02/10/08 - DFI Pre Budget Launch
October 2 2008
At the highest level in Government we are regarded as working in partnership with the State to deliver the National Disability Strategy, yet the continued daily experience for many organisations is of a growing gap and deteriorating relationships with the HSE. Allied to that our organisations have core underfunding issues which were set to be addressed going back a decade with the establishment of the Working Group on Funding Physical and Sensory Disability Organisations in 2000 by the Department of Health and Children and there have been other commitments before and since.
It now appears that due to the HSE cutbacks we have lost what was a modest amount of €5m allocated this year to address funding deficits for health related services provided by voluntary disability organisations. Not alone do we have one hand tied behind our backs due to underfunding but the little that was available this year has been withdrawn. The HSE has not succeeded in managing its budget so people with disabilities, that we are trying to deliver to, pay the price
I have just quoted from my address on this occasion last year. What a year it has been. On the 1st of July last we made a presentation to the Oireachtas Committee on Health setting out the unacceptable behaviour of the HSE in diverting funding that had been allocated specifically for disability and mental health on top of unilaterally introducing a 1% cut to disability funding. Just two weeks ago the Comptroller and Auditor General published his Annual Report for 2007 where he set out that the disability and mental health areas contributed €53m to fund budget overruns in the hospital sector within the HSE.
In 2007 the Government allocated an extra €95m to disability and mental health and the HSE simply helped themselves to €53m of it. In 2008 the extra allocation was a more modest amount of €50m being the multi annual funding commitment and of that amount we are aware of €30m being rediverted to date.
Now to be clear, since January of last year, the HSE has taken €83m of funding that Government allocated for disability and mental health services. The effect of this is that thousands of disabled people are going without services even though the funding was provided. I want to make two points. Firstly, the provision of health and personal social services are key to the successful implementation of the NDS. Secondly, the Government backed up its commitment to prioritise disability by allocating the funding but it might now have to go and act as enforcer of that commitment.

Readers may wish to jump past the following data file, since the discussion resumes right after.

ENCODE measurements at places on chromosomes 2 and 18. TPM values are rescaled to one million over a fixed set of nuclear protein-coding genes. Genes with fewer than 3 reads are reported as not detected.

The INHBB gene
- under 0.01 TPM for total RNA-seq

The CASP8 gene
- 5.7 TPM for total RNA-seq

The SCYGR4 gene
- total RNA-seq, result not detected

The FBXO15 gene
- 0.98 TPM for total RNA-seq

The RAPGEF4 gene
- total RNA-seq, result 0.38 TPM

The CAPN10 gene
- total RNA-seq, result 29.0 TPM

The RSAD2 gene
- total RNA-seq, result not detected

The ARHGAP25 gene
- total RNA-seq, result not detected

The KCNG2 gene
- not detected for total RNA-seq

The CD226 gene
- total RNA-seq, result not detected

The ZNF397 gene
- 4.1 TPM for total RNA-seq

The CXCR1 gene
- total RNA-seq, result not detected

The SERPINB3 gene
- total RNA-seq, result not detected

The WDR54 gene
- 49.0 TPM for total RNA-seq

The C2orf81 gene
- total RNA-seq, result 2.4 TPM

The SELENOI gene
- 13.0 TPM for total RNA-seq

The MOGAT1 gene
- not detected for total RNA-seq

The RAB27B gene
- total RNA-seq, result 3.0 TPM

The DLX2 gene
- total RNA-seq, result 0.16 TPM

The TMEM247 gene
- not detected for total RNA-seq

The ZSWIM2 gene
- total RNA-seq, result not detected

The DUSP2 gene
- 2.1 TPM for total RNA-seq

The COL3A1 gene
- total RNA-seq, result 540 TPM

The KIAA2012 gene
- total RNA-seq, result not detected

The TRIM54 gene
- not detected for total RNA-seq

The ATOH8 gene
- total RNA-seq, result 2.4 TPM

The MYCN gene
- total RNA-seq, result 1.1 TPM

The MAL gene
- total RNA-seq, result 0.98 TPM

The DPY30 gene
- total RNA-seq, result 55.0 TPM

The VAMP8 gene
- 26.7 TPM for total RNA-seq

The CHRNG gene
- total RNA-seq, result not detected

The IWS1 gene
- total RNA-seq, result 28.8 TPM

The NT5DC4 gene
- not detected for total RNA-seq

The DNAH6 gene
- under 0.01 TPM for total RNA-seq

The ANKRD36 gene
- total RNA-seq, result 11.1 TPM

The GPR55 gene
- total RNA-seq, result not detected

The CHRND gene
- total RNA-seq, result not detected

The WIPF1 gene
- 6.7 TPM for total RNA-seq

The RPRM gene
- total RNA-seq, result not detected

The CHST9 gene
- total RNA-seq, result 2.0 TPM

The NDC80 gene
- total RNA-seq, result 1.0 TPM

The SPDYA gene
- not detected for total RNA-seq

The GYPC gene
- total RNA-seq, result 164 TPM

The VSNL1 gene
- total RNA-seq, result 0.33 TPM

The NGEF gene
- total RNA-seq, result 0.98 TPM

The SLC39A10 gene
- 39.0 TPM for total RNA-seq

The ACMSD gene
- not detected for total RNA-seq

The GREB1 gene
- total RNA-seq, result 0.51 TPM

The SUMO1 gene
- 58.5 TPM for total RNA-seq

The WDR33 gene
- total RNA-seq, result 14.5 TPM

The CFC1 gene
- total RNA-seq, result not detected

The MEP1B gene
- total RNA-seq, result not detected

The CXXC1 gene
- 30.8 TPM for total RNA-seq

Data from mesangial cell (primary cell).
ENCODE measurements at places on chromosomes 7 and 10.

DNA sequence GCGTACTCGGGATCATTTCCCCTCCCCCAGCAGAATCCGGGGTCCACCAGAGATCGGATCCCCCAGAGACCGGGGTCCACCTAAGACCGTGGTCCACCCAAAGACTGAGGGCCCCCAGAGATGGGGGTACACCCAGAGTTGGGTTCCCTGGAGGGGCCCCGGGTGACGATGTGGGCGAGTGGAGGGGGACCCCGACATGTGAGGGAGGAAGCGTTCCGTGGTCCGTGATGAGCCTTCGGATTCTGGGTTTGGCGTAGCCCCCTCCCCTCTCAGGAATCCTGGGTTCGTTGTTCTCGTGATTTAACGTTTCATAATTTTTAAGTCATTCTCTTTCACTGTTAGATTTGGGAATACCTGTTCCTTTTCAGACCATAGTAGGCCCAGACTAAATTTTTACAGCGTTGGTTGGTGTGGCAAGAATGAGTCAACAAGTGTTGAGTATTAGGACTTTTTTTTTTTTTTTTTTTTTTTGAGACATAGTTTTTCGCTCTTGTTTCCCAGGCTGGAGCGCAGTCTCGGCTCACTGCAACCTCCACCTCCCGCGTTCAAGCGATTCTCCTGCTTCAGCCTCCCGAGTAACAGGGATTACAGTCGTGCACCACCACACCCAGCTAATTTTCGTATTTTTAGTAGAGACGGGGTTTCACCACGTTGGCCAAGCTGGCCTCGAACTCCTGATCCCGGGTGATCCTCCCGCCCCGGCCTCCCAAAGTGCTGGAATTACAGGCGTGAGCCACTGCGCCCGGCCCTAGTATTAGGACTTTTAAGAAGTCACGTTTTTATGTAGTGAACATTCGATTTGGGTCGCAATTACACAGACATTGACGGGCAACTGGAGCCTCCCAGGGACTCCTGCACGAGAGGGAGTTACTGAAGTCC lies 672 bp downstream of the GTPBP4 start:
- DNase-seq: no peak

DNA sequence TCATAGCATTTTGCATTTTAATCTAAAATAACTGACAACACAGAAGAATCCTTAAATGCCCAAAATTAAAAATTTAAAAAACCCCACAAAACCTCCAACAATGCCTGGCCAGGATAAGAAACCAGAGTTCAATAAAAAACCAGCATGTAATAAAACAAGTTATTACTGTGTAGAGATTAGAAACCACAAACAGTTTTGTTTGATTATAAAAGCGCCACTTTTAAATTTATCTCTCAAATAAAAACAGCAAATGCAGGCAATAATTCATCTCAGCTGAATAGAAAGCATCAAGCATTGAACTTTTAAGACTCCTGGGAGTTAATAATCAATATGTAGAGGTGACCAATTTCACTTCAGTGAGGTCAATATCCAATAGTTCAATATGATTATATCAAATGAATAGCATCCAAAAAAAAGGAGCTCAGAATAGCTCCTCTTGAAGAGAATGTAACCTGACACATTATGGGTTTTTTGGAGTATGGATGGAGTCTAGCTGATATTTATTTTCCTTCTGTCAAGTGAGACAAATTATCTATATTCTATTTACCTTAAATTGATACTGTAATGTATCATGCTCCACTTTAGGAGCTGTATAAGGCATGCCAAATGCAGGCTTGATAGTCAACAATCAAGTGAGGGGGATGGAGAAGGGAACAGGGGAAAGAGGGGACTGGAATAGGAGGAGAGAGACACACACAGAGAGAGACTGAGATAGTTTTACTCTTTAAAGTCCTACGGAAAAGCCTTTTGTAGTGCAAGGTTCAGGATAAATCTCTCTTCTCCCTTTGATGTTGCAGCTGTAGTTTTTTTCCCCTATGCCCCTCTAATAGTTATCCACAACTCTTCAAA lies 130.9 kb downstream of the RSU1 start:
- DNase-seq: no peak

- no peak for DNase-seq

Today we are calling on the HSE to put that money back into disability services, where the Oireachtas decided it should go. We have no intention of continuing to be a banker of last resort to the HSE because it cannot live within its allocation. Furthermore we are calling on the Minister for Health and Children to ensure that the wilfully redirected funding is returned to be used as the Oireachtas decided.
On Tuesday morning of this week we woke to the news that the Government had taken strong action to give confidence to the banking and commercial sector by undertaking to act as guarantor. We are calling on Government to take similar action and guarantee that disabled people get back the funding that it allocated to them but which the HSE unilaterally redirected to shore up its inability to stay within its allocated budget. Government does not own or run the Banks yet it considered it necessary to come to their aid in the interest of our country. It does own, and it is responsible for the running of, the HSE.
We are calling on the HSE to do the decent thing and return the funding to where it was allocated, we are calling on the Minister for Health to ensure that happens and lastly we are calling on Government to act as guarantor that this funding will be returned and that the HSE can never again misdirect allocated funding.
This Government has a major credibility issue if it cannot enforce the delivery of funding allocated for a specific purpose through a State agency particularly in the wake of their repeated commitments to the National Disability Strategy.
The NDS is not about people who have a lot wanting more. It is about people who have waited a long time to have their human dignity and human rights vindicated by the commitment of Government through the Disability Strategy.
In December 2004 the Minister for Finance Brian Cowen stated, I quote,
“My strong view, based on my experience as Minister for Health, is that the disability programme was for many years at the end of the queue for resources”,
and he went on to say that
“It did not benefit from the type of professional lobbying and support which the acute hospital and primary care programmes traditionally got from strong, organised interests in the health services”.
I hope our lobbying and advocating has improved as a sector, but we need the backing and ultimate guarantee of Government to ensure that voted money is returned and redeployed to where it was intended to go. It is not acceptable that the HSE gets away with this; they have taken service provision from disabled people. All of this has been going on prior to the current economic difficulties. It is also important to remember that many of our voluntary organisations are still fundraising to provide health services.
The Government has stated that disability is a priority issue. It must still remain a priority in these times and we remind Government that disabled people continue to lead vulnerable and precarious lives.
DFI and its member organisations want to work closely with Government to ensure the delivery of the Strategy and we have to work harder at improving our effectiveness and efficiency and this we will continue to do but Government cannot stand idly by and let the HSE get away with their ongoing pillaging of funding from disabled people.